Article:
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Massacre
     

The Massacre

by 50 Cent
 

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Following up one of the biggest debuts in hip-hop history, crack dealer turned charisma dealer 50 Cent makes some bold moves, recycles plenty of old ideas, and sprinkles in some perfect party singles for The Massacre. Crafty man that he is, 50 must have known following up the massive Get Rich or Die Tryin' was going to be extremely difficult, especially

Overview

Following up one of the biggest debuts in hip-hop history, crack dealer turned charisma dealer 50 Cent makes some bold moves, recycles plenty of old ideas, and sprinkles in some perfect party singles for The Massacre. Crafty man that he is, 50 must have known following up the massive Get Rich or Die Tryin' was going to be extremely difficult, especially for a rapper rightfully known more for creating headlines than rhymes. To cushion the blow, 50 released an album by his G-Unit crew, made numerous guest appearances on other artist's tracks, and helmed ten mixtapes in his G-Unit Radio series. It kept the debut momentum moving and it's half the reason why The Massacre doesn't feel like Get Rich's proper successor, the other half being the album's effortless attitude. That's the most frustrating thing about the otherwise satisfying Massacre. At worst, it feels unfinished, and at best, it feels like a mixtape cobbled together from mostly choice tracks but without that overseer's polish. At a stunning, slightly overstuffed 78 minutes, it's overwhelming, too, but without a perfect flow to hold the listener's hand the whole way through, it's also a testament to 50 and crew that The Massacre doesn't test your patience until after the one-hour mark. Silly and short intro out of the way, the slinky "In My Hood" gets down to business and gives way to four tracks of the same-old, same-old bravado and beats that are still just as stunning and catchy as hell. "I'm Supposed to Die Tonight" and "Gatman and Robbin" are both great tracks from the quirky/macabre house of Eminem, but it's the Fat Joe-dissing "Piggy Bank" that steals the show. Like "Candy Shop," "Outta Control," "Disco Inferno," and on and on, "Piggy Bank" succeeds because of its serviceable rap, believable swagger, inescapable hook, and phatter than phat beats. For those who've had it with the gunshots, the Shady/Aftermath boasting, and the usual "G-G-G-G-Unit!" shouts, The Massacre has just enough surprises. Besides mentioning Kurt Cobain and Ozzy Osbourne, "A Baltimore Love Thing" is the big shocker as 50 poignantly tells the tale of a heroin-addicted girlfriend destroying all that's good. "Ryder Music" is more easygoing than expected, "Build You Up" (featuring Jamie Foxx) is actually sweet, and "God Gave Me Style" has just about the dreamiest beat in the G-Unit universe. Scott Storch, Dr. Dre, and Eminem are the only big names in the producer's chair, but everyone else serves up fine tracks, especially the great Needlz. Guest spots are kept to a bare minimum and besides the intro, skits are nonexistent. Trim a couple tracks and a couple beefs and rearrange the album and you have what sounds like Get Rich's lesser sequel, but The Massacre doesn't look back. It really just wants to challenge other rappers' albums and not its predecessor. Taken that way, it's an excellent effort.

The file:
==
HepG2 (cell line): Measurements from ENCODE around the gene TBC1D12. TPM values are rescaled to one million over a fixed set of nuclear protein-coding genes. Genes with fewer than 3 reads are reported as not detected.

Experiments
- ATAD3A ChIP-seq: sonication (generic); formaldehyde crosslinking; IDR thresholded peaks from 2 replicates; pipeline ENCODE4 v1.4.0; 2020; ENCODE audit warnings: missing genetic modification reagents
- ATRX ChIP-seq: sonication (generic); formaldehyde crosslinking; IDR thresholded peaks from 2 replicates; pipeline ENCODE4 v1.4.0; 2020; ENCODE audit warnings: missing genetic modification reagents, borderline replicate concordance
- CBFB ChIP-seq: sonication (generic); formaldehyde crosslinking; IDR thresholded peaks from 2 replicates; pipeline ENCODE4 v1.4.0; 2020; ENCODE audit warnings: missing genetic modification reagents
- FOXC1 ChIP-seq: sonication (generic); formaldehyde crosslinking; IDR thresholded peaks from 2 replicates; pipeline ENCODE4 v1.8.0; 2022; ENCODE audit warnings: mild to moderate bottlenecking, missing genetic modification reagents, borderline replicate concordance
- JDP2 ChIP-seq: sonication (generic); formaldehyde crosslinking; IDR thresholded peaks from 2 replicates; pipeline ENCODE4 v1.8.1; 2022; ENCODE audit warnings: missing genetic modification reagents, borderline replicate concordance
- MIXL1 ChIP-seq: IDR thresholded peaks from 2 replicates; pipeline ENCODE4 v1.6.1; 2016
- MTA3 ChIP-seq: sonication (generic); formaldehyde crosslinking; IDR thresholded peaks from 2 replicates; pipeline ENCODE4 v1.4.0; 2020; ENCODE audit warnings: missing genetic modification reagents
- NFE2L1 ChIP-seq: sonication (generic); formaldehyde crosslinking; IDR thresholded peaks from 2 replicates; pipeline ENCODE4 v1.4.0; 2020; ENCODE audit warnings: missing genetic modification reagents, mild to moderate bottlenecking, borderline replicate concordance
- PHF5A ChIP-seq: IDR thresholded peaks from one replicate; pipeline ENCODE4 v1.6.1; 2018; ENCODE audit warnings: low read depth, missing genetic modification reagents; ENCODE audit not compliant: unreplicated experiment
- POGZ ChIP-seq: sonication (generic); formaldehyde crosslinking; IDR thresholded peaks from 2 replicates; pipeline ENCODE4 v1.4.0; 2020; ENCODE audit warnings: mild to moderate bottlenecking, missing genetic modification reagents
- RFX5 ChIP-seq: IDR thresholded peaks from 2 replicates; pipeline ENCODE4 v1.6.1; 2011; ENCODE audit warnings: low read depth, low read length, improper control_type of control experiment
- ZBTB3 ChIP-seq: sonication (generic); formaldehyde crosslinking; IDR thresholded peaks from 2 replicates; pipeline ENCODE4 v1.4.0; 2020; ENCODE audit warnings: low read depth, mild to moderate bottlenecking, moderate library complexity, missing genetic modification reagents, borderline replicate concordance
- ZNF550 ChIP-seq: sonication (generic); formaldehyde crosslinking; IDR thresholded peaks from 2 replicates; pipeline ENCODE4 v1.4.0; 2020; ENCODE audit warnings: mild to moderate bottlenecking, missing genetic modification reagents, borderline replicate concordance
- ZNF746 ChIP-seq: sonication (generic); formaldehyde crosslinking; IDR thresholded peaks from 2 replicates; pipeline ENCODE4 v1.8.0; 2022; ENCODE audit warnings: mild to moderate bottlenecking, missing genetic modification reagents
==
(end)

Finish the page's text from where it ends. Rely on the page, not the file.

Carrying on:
Product Details

Release Date:
03/03/2005
Label:
Aftermath
UPC:
0075021038868
catalogNumber:
000409302
Rank:
43659

Tracks

Album Credits

Performance Credits

50 Cent   Primary Artist,Rap
Jeff Bass   Keyboards
Eric Hudson   Bass
Luis Resto   Horn,Keyboards
Barbara Wilson   Background Vocals
Ruben Cruz   Background Vocals
Mike Elizondo   Bass,Guitar,Keyboards,Sitar
Lindsay Collins   Vocals
Steve King   Bass,Guitar

Technical Credits

Bunny Sigler   Composer
Dr. Dre   Audio Production
Jeff Bass   Composer,Producer
Luis Resto   Producer
Rob Tewlow   Producer
Mark Bass   Producer
Mike Elizondo   Producer,Audio Production
Andre Young   Composer
Eminem   Producer,Executive Producer,Audio Production
50 Cent   Executive Producer
Nancie Stern   Sample Clearance
R. Tyson   Composer
Chuck Reed   Engineer
Adam Hawkins   Engineer
Marshall Mathers   Composer
Tony Campana   Engineer
Curtis Jackson   Composer
Mauricio "Veto" Irragorri   Engineer
Akane Behrens   Engineer
Kyla Miller   Engineer
Black Jeruz   Audio Production
Ed Scratch   Engineer
J.R. Rotem   Producer
Che Vicious   Programming
Kameron Houff   Engineer
Alex Ortiz   Engineer
Cue Beats   Producer
Tyrue "Slang" Jonas   Artwork
Jared Lopez   Engineer
Jayceon Taylor   Composer
Scott Storch   Producer,Audio Production

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